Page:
Concerted action is central to fighting Covid-19 in Malawi
These are times to respect human rights across the spectrum, to enable the success of the public health response.
Lilongwe: The President H.E. Arthur Peter Mutharika confirmed three cases of COVID-19 in Malawi on 2 April.
The COVID-19 pandemic has created an unprecedented crisis throughout the world that requires extraordinary measures. The United Nations in Malawi acknowledges the wide-ranging preparedness and response measures announced and currently under implementation by the Government of Malawi since the declaration of a state of disaster on 20 March 2020. The UN encourages everyone in Malawi to observe the recommended measures for prevention and containment of the pandemic.
The UN is providing decisive and coordinated support to Government efforts, together with development partners and non-government organizations, to strengthen the ability of Malawian institutions to respond to the COVID-19 crisis and ensure that no one is left behind. Technical advice provided by WHO has been critical to the design of Malawi’s national COVID-19 health sector plan, including establishing laboratory testing capacity and training public health specialists.
UNICEF has focused on buying medical supplies and equipment, as well as improving the water and sanitation infrastructure, to support the ability of Government and the humanitarian community to respond. WFP and FAO are seeking to ensure that food and necessary supplies are available and can reach even those most in need.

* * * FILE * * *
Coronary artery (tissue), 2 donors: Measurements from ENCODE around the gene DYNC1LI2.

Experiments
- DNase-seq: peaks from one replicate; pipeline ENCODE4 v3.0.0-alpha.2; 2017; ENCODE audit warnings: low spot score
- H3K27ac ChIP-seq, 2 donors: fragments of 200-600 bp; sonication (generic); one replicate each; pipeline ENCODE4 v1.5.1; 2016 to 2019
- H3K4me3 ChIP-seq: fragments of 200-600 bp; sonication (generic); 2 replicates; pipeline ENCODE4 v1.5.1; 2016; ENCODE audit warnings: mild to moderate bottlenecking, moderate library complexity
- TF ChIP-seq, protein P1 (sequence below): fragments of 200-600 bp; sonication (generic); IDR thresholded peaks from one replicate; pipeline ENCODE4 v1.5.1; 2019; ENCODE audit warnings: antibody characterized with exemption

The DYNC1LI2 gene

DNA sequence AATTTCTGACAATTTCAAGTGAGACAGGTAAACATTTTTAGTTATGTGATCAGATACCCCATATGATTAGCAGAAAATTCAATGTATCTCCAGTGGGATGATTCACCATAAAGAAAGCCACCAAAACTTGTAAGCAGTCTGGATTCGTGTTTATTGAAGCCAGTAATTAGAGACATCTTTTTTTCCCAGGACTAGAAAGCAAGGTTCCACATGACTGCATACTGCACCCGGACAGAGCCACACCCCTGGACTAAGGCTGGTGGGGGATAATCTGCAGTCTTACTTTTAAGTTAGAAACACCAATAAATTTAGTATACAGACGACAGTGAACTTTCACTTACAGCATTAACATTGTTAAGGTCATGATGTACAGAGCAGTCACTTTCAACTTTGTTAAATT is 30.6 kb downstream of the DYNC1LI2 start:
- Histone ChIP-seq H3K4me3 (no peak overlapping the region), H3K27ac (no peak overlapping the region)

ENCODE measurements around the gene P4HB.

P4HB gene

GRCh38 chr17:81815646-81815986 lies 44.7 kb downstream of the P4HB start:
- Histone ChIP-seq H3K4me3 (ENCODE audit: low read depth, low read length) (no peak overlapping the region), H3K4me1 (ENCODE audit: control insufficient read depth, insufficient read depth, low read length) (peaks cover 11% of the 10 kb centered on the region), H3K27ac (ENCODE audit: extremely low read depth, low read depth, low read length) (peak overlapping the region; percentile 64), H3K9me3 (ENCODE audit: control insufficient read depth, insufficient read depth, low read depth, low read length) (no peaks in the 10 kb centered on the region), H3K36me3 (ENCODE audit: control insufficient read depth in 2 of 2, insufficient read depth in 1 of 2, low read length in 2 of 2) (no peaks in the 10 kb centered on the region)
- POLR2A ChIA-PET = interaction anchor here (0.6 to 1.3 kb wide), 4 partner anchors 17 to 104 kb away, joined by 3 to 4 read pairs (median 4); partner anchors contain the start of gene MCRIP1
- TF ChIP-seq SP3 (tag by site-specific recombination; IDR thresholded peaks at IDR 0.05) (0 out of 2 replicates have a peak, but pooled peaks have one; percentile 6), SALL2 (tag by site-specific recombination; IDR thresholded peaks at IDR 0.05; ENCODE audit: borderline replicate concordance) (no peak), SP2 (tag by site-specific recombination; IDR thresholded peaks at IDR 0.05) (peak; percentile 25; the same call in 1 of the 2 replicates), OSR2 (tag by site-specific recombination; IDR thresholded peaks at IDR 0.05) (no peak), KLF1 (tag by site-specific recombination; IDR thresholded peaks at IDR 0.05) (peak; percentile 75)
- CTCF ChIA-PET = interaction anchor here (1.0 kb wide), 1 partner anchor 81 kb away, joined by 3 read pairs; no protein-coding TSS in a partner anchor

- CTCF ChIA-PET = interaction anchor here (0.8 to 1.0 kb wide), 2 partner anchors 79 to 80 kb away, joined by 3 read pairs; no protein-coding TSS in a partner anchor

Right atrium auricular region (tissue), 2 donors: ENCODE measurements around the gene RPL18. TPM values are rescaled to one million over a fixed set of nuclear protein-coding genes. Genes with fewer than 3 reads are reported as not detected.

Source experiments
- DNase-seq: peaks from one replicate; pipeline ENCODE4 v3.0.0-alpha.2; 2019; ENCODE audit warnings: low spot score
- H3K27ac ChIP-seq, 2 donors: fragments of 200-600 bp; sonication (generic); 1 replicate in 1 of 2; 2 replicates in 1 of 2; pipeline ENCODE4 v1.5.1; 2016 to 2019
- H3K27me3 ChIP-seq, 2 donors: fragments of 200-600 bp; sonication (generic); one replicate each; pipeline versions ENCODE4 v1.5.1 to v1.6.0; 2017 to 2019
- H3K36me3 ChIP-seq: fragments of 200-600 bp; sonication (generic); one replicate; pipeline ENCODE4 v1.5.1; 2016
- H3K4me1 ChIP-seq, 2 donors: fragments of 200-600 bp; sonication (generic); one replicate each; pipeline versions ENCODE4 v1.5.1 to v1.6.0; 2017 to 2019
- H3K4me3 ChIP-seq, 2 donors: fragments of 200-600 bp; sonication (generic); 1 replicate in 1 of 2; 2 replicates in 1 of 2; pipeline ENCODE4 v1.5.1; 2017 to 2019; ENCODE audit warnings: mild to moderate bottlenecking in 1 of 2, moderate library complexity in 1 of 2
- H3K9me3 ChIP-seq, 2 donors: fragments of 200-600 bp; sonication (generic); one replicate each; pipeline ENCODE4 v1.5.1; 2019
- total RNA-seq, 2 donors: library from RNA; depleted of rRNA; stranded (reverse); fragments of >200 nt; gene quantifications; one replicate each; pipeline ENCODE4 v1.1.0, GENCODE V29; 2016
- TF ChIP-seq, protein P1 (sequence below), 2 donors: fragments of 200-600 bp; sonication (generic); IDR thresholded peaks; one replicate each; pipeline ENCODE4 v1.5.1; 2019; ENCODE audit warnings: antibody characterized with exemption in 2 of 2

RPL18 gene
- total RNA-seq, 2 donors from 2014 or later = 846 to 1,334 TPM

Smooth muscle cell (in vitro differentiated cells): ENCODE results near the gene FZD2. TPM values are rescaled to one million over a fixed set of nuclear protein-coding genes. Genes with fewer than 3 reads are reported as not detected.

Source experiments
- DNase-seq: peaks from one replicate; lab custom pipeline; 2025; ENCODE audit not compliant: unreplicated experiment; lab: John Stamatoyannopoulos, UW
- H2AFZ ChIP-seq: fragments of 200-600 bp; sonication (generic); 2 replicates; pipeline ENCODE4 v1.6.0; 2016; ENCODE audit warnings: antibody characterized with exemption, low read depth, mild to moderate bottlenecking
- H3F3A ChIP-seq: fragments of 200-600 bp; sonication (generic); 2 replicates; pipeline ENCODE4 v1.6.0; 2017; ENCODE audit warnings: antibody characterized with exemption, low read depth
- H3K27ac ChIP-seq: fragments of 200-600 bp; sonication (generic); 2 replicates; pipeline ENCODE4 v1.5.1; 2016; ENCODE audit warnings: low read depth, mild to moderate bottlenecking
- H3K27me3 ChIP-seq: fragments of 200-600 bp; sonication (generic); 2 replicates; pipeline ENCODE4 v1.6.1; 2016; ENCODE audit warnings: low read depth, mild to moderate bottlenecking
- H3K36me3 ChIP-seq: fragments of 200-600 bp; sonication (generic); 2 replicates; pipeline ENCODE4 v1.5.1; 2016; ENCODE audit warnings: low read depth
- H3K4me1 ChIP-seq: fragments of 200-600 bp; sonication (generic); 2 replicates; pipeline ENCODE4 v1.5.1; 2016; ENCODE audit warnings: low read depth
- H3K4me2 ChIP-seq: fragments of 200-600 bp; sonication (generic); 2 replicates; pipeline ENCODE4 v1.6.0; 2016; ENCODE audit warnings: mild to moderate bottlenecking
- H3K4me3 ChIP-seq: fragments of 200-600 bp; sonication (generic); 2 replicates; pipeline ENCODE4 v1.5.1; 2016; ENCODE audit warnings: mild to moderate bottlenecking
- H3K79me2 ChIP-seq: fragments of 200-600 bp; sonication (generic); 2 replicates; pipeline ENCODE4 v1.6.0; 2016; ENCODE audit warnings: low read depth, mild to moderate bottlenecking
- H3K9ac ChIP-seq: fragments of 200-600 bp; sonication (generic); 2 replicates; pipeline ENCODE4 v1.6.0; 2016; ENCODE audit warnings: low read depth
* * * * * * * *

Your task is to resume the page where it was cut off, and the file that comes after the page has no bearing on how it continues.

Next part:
UNFPA is working on uninterrupted services for sexual and reproductive health, particularly maternal and new-born health care. UNICEF, WFP, UNFPA and UNESCO are collaborating to support adaptation of the education system, including with distance learning tools. Preventing major economic and social setbacks due to the pandemic has been core to the work of WFP, UNICEF, ILO and UNDP. These agencies are expanding temporary cash transfers and initiating measures to help protect jobs, businesses and incomes.
In parallel, the UN is supporting data collection to ensure fact-based information, as well as sensitization campaigns to counter false beliefs and misinformation. UNICEF has helped Malawi to develop guidelines for schools and engage with Paramount Chiefs to distribute information. UNDP has supported political parties, through the Centre for Multiparty Democracy, to promote a better understanding of the impact of the virus and how to prevent its spread.
Protection of the most vulnerable population groups and prevention of sexual exploitation and abuse, remain central to the work of UN Women, UNICEF, UNAIDS, ILO, IOM, UNHCR, and UNFPA. This includes support to refugees in camps, migrants at the borders, persons living with HIV/AIDS, persons living with disabilities, persons with albinism, single-headed households, the elderly, and those living in extreme poverty.
The UN calls on everyone in Malawi to work together to ensure that this crisis does not become a human tragedy. These are times to respect human rights across the spectrum, to enable the success of the public health response. The UN stands with the people of Malawi and encourages government authorities, civil society, academia, the private sector, trade unions, political parties, the media, traditional leaders and religious leaders to all respond with solidarity and respect, across racial, religious, gender and political lines.
Ms. Maria Jose Torres
United Nations Resident Coordinator for Malawi
Currently, more than 20 agencies and specialized organizations of the United Nations are active in Malawi. Through its work, the UN is contributing to ensuring a better life for the people of Malawi.
For more information, contact: Development Coordination Officer (Programme Communications and Advocacy) in the UN Resident Coordinator’s Office, Phillip Pemba, on firstname.lastname@example.org or +265995271671.